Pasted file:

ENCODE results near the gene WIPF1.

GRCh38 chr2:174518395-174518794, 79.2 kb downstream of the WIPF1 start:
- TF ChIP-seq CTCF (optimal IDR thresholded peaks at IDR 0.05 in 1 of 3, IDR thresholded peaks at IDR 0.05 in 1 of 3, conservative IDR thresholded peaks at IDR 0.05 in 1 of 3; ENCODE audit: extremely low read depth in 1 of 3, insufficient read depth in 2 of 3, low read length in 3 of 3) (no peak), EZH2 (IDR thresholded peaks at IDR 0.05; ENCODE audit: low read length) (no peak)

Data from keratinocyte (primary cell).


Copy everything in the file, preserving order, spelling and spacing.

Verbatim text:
ENCODE results near the gene WIPF1.

GRCh38 chr2:174518395-174518794, 79.2 kb downstream of the WIPF1 start:
- TF ChIP-seq CTCF (optimal IDR thresholded peaks at IDR 0.05 in 1 of 3, IDR thresholded peaks at IDR 0.05 in 1 of 3, conservative IDR thresholded peaks at IDR 0.05 in 1 of 3; ENCODE audit: extremely low read depth in 1 of 3, insufficient read depth in 2 of 3, low read length in 3 of 3) (no peak), EZH2 (IDR thresholded peaks at IDR 0.05; ENCODE audit: low read length) (no peak)

Data from keratinocyte (primary cell).